In Chicago last month I bought a used car, and, because the tank was nearly empty, filled it with gasoline. Next to the regular, mid-grade, and premium pump nozzles was another option, labelled “E85.” Although it had been a while since I had pumped gas into a motor vehicle, the availability of E85 — 85 per cent ethanol fuel blended with 15 per cent gasoline — left me unsurprised. In recent years I had, in my voracious daily readings, read many times about flex-fuel vehicles and 85 per cent ethanol gas. This is, I thought, 2006; cars are running on ethanol now. Flex-fuel sensors, which allow a vehicle to use E85, straight unleaded gasoline, or any combination of the two, are standard equipment on many new cars.
Through Illinois, Wisconsin, and Minnesota, E85 was offered at every gas station at which I filled. Back in Winnipeg, however, I rolled up to a pump and wondered: Where’s the E85?
If you’re driving a provincial or federal government fleet vehicle, the E85 is at Notre Dame and Dublin, where a filling station was opened just this March. If, however, you’re driving your own private vehicle, you’ll have to distill your own, as some Midwestern motorists are doing. E85 is not commercially available in Manitoba.
Why would a supply line that’s consistent throughout the Midwestern U.S. suddenly halt at the border?
Most Manitobans are familiar with E10 gasohol, a 10 per cent ethanol/gasoline blend manufactured and marketed at Mohawk gas stations. Mohawk, which has since been acquired by Husky Energy Inc., began producing ethanol at its Minnedosa plant in 1981. While current capacity is 10 million litres annually, look for a 13-fold increase in production in mid-2007 when the new Minnedosa plant now under construction comes online. But don’t look for E85. According to Husky vice-president Vince Chin, the company has no plans to commercially market E85 in 2007. The production increase is rather to satisfy the provincial government’s mandate that gasoline sold in the province contain 10 per cent ethanol.
Chin says the commercial availability of E85 is “contingent upon a number of things. It’s like a chicken-and-egg effect.” You need, he says, the demand before there’s the availability, and the availability before there’s the demand. But many cars sold in Manitoba since 2001 are already flex-fuel capable, even if their owners don’t yet know it, and cheap, after-market kits are now available to convert many late-model vehicles to E85 readiness.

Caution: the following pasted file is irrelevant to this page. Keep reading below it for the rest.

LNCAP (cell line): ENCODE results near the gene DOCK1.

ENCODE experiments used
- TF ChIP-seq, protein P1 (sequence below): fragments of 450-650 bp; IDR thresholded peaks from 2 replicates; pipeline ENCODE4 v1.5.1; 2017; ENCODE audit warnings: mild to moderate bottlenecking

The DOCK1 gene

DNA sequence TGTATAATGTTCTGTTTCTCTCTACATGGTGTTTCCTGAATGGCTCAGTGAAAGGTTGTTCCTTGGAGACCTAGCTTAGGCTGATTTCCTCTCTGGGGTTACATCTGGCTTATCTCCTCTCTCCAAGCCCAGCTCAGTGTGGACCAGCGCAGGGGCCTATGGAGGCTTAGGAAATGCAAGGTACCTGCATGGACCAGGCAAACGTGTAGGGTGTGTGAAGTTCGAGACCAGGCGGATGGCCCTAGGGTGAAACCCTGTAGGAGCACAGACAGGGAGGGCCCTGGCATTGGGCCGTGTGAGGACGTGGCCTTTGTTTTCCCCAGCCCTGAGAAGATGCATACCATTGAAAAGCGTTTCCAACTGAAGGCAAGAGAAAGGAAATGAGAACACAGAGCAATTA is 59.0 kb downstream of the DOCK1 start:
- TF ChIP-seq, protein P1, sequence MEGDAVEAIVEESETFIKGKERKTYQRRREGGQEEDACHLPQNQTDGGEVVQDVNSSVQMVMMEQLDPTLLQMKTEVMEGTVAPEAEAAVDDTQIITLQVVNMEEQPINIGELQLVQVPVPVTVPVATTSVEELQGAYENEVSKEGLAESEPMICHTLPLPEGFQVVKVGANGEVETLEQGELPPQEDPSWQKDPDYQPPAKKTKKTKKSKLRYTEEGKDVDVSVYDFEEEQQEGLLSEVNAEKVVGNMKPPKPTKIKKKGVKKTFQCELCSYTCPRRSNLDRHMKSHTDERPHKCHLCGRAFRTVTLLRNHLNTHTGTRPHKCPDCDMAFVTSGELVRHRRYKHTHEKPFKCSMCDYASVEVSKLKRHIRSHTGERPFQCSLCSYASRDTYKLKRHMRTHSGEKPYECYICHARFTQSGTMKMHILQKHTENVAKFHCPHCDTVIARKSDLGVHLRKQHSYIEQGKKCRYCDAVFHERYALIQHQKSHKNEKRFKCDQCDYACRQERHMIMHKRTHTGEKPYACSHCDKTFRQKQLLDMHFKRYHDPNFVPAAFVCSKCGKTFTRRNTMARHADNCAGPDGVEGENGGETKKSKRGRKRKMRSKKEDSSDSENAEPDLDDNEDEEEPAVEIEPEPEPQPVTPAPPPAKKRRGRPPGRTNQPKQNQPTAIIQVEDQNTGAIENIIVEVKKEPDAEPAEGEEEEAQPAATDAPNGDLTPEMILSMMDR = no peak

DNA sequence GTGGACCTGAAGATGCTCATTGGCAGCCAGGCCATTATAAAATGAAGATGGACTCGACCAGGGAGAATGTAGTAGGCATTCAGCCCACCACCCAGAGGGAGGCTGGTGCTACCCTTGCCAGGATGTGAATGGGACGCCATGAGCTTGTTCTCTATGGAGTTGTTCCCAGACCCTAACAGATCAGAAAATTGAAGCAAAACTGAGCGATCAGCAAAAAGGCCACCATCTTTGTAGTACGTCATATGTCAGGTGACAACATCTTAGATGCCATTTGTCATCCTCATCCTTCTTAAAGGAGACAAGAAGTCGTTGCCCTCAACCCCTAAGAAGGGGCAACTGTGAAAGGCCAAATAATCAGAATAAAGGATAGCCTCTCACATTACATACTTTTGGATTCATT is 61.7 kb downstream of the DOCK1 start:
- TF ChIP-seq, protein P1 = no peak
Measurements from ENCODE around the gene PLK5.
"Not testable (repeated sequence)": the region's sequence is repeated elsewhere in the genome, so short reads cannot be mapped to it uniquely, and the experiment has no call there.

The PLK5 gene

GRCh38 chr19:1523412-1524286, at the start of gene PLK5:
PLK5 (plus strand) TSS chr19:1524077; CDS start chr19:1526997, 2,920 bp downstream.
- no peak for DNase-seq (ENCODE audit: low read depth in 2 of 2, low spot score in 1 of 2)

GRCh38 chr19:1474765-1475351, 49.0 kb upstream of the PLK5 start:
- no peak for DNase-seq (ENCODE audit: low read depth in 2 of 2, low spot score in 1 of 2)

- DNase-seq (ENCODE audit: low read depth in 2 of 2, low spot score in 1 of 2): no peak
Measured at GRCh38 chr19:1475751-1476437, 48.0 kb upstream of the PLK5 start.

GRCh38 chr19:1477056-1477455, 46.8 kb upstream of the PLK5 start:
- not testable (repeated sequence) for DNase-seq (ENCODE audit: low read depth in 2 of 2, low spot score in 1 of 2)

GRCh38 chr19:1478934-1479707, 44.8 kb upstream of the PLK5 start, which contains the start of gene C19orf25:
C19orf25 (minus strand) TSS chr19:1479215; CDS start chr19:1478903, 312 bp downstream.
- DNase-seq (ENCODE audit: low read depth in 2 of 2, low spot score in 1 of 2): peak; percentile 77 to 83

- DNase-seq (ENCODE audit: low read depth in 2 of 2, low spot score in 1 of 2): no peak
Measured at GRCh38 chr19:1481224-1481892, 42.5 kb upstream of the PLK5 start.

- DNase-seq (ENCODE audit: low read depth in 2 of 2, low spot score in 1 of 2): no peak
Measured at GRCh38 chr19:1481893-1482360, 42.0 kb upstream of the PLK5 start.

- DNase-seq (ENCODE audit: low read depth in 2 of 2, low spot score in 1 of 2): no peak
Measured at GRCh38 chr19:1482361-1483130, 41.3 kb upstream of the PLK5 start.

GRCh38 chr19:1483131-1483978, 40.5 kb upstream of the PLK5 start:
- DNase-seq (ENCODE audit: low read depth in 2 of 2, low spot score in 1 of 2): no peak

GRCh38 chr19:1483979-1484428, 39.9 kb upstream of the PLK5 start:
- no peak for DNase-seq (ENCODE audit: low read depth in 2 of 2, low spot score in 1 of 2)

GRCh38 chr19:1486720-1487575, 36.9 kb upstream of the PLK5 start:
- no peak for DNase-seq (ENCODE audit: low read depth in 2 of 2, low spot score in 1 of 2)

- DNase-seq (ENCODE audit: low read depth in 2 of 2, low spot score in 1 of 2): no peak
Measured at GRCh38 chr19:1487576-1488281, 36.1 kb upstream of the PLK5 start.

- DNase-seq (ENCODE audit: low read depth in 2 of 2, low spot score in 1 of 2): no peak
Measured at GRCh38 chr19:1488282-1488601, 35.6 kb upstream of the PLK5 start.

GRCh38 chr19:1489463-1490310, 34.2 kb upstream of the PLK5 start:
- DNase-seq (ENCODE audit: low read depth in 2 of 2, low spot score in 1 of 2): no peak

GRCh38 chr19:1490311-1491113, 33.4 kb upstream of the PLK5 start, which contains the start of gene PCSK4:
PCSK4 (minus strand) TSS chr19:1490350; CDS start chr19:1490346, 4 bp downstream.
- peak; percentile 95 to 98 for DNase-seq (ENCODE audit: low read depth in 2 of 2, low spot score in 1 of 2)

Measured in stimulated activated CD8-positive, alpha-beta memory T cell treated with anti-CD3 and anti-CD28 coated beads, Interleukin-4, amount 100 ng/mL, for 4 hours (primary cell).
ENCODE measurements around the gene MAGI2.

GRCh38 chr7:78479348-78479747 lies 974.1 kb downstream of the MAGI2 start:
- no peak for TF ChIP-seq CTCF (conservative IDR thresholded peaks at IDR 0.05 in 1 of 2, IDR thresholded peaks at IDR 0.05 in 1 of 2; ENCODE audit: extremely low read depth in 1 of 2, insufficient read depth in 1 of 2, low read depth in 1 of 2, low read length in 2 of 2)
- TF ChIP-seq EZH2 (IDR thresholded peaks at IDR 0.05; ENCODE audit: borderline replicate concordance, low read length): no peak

Jared Carlberg, a University of Manitoba agribusiness professor, doesn’t know where the E85 is either. In fact, he was surprised when I revealed to him the extent of E85’s availability in the Midwestern states.
“The buck kind of stops at the Canadian border,” he said. “It’s not really clear why.”
“At 75 bucks a barrel it makes a lot more sense to start investigating these non-traditional fuels.”
Other countries are doing it. E85 is widely available in Sweden, and in Brazil “total flex” vehicles can use 100 per cent ethanol, readily available at the pump, or any proportion of ethanol mixed with gasoline.
Finally, I spoke to Shaun Loney, director of energy policy for the Manitoba government.
“You’ll have a difficult time,” he said, “finding E85 anywhere in Canada, for the simple reason that the federal government hasn’t stepped up to the plate yet.” Whereas the U.S. federal government offers generous incentives for the ethanol industry, Canada’s incentives fail to match even those given to the oil and gas industry.
Rest assured, however, that E85 is coming. According to Loney, ethanol distillation, which in Manitoba currently comes from wheat (and in the U.S. comes primarily from corn), is moving to straw cellulose, which produces proportionately more ethanol. And as a by-product of producing ethanol from wheat, you get distiller’s grain, a high-protein livestock feed that comprises up to 35 per cent of revenues from ethanol production.
“Not only is this a homegrown solution to energy security,” said Loney, “it’s an important part of our overall economic development strategy.”
Which makes good sense for Manitoba, as the agricultural industry becomes, in one sense, a fuel industry. Archer Daniels Midland, the “supermarket to the world,” is fast becoming known as “the Exxon of corn” now that it is the largest producer of ethanol in the U.S. In the last year, ADM’s share price has more than doubled. As Manitoba wheat makes a big comeback, the answer to “Where’s the E85?” could soon be “Everywhere.”